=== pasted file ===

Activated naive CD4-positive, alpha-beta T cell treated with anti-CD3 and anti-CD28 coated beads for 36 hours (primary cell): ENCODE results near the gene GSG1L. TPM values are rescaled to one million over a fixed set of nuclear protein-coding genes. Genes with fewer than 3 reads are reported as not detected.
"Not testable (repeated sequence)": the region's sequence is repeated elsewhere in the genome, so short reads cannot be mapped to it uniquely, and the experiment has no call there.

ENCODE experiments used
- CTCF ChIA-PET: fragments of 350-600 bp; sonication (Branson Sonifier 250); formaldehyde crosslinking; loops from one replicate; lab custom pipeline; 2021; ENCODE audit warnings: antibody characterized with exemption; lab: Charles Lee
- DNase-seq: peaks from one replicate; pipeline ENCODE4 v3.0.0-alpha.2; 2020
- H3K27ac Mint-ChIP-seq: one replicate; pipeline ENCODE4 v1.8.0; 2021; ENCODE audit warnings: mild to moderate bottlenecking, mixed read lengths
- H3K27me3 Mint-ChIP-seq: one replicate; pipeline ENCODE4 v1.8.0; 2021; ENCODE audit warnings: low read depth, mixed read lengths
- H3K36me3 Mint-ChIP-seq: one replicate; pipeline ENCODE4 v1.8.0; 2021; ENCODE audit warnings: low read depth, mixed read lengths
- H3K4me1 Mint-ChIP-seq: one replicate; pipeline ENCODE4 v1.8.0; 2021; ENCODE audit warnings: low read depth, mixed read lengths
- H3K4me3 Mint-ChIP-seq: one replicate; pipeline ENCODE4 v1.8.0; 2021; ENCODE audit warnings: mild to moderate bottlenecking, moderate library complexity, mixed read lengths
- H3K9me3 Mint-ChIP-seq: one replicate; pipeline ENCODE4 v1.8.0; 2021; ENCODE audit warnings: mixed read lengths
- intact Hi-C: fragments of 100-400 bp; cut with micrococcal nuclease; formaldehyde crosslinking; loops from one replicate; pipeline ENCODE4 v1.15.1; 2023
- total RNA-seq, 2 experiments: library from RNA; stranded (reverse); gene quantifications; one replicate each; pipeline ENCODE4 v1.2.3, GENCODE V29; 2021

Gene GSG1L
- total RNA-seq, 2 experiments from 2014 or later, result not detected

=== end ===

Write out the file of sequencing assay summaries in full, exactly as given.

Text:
Activated naive CD4-positive, alpha-beta T cell treated with anti-CD3 and anti-CD28 coated beads for 36 hours (primary cell): ENCODE results near the gene GSG1L. TPM values are rescaled to one million over a fixed set of nuclear protein-coding genes. Genes with fewer than 3 reads are reported as not detected.
"Not testable (repeated sequence)": the region's sequence is repeated elsewhere in the genome, so short reads cannot be mapped to it uniquely, and the experiment has no call there.

ENCODE experiments used
- CTCF ChIA-PET: fragments of 350-600 bp; sonication (Branson Sonifier 250); formaldehyde crosslinking; loops from one replicate; lab custom pipeline; 2021; ENCODE audit warnings: antibody characterized with exemption; lab: Charles Lee
- DNase-seq: peaks from one replicate; pipeline ENCODE4 v3.0.0-alpha.2; 2020
- H3K27ac Mint-ChIP-seq: one replicate; pipeline ENCODE4 v1.8.0; 2021; ENCODE audit warnings: mild to moderate bottlenecking, mixed read lengths
- H3K27me3 Mint-ChIP-seq: one replicate; pipeline ENCODE4 v1.8.0; 2021; ENCODE audit warnings: low read depth, mixed read lengths
- H3K36me3 Mint-ChIP-seq: one replicate; pipeline ENCODE4 v1.8.0; 2021; ENCODE audit warnings: low read depth, mixed read lengths
- H3K4me1 Mint-ChIP-seq: one replicate; pipeline ENCODE4 v1.8.0; 2021; ENCODE audit warnings: low read depth, mixed read lengths
- H3K4me3 Mint-ChIP-seq: one replicate; pipeline ENCODE4 v1.8.0; 2021; ENCODE audit warnings: mild to moderate bottlenecking, moderate library complexity, mixed read lengths
- H3K9me3 Mint-ChIP-seq: one replicate; pipeline ENCODE4 v1.8.0; 2021; ENCODE audit warnings: mixed read lengths
- intact Hi-C: fragments of 100-400 bp; cut with micrococcal nuclease; formaldehyde crosslinking; loops from one replicate; pipeline ENCODE4 v1.15.1; 2023
- total RNA-seq, 2 experiments: library from RNA; stranded (reverse); gene quantifications; one replicate each; pipeline ENCODE4 v1.2.3, GENCODE V29; 2021

Gene GSG1L
- total RNA-seq, 2 experiments from 2014 or later, result not detected